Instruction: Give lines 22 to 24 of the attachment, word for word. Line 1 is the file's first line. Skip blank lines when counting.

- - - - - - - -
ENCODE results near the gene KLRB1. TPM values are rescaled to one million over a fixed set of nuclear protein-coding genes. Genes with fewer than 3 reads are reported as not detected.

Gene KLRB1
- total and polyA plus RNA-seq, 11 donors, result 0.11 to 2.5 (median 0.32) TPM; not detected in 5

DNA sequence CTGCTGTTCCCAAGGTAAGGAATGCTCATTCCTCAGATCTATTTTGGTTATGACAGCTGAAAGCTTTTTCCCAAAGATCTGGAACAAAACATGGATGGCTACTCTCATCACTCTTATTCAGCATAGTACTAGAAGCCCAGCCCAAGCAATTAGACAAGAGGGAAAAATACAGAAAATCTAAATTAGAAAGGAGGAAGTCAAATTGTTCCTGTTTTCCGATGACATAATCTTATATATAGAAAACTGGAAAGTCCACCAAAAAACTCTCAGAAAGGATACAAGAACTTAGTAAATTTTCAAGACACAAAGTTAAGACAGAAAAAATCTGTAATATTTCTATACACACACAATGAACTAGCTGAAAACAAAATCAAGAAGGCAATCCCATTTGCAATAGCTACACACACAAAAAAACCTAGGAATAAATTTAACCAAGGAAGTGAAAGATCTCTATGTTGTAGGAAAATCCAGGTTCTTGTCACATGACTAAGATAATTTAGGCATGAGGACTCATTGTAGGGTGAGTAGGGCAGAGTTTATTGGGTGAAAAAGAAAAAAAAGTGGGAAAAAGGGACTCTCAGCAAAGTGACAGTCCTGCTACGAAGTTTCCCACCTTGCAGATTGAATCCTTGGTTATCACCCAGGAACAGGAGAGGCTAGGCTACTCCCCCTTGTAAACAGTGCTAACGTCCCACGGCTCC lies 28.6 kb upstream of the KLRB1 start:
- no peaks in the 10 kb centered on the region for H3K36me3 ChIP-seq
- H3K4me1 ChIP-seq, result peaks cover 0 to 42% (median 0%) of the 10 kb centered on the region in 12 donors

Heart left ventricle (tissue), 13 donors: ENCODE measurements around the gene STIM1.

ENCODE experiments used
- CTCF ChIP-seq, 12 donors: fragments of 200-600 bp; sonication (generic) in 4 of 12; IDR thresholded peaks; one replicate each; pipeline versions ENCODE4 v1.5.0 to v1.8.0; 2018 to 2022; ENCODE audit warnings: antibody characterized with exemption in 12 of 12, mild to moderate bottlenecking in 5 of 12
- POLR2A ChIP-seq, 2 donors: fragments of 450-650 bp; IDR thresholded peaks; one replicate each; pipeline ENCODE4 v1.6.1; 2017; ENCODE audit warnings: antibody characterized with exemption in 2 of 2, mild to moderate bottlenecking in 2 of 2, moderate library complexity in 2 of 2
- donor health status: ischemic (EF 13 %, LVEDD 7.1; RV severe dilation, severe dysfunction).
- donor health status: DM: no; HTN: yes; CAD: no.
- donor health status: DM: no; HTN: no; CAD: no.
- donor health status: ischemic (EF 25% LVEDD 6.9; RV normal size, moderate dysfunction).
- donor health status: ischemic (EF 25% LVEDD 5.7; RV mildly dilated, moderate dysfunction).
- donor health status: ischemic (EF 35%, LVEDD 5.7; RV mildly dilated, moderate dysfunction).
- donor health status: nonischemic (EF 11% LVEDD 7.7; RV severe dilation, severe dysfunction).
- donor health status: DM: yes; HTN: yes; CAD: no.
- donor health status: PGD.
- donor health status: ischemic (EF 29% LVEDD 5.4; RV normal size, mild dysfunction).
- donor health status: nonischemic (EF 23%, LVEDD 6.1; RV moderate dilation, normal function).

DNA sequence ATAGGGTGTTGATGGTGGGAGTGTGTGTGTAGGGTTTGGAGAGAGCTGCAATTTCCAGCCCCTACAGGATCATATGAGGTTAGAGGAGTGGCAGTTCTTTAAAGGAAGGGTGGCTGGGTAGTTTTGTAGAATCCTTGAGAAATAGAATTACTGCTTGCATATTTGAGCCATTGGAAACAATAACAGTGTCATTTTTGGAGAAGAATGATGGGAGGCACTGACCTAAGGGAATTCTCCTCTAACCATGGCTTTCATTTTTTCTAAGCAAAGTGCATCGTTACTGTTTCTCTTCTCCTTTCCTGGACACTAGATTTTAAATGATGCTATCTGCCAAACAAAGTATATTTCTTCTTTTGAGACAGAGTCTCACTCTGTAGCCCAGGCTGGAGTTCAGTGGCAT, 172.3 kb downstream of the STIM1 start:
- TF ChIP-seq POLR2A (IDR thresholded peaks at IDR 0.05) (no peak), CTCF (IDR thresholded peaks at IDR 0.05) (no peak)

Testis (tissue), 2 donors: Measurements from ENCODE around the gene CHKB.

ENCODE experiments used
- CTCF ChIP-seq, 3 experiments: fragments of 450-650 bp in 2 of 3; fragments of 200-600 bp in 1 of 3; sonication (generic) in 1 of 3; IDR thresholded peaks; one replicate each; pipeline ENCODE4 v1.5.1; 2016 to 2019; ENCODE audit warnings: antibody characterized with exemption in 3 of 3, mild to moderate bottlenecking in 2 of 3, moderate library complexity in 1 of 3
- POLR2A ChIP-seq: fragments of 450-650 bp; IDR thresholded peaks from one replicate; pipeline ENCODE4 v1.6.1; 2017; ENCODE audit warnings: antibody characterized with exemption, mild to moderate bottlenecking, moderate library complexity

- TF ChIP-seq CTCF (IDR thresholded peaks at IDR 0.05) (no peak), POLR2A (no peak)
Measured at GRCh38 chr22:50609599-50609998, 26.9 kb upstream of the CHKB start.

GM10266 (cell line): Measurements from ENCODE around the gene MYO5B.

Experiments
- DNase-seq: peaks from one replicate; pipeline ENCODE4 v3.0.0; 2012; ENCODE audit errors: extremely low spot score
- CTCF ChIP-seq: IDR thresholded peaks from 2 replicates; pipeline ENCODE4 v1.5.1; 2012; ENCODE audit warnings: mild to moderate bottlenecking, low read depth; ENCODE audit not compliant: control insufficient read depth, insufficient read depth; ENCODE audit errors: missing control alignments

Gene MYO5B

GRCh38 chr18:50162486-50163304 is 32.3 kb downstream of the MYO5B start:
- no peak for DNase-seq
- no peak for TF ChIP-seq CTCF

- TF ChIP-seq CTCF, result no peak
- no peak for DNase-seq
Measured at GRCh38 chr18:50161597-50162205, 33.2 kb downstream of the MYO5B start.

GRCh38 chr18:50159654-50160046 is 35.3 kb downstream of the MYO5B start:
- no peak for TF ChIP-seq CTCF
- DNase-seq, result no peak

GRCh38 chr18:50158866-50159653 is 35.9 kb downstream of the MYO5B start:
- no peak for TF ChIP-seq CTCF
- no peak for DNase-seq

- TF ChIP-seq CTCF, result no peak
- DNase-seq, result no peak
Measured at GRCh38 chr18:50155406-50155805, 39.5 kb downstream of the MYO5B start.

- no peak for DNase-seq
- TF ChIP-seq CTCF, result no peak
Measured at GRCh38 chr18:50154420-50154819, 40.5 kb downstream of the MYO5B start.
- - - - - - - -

DNA sequence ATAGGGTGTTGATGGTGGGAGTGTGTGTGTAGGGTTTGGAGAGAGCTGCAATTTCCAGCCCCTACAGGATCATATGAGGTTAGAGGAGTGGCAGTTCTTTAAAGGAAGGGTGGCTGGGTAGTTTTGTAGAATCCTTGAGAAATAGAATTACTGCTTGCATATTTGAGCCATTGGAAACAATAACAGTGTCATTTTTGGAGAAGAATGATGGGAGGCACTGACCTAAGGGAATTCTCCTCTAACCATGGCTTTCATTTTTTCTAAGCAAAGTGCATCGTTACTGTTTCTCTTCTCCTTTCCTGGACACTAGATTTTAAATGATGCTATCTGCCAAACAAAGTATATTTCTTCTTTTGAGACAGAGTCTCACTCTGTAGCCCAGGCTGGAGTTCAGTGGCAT, 172.3 kb downstream of the STIM1 start:
- TF ChIP-seq POLR2A (IDR thresholded peaks at IDR 0.05) (no peak), CTCF (IDR thresholded peaks at IDR 0.05) (no peak)

Testis (tissue), 2 donors: Measurements from ENCODE around the gene CHKB.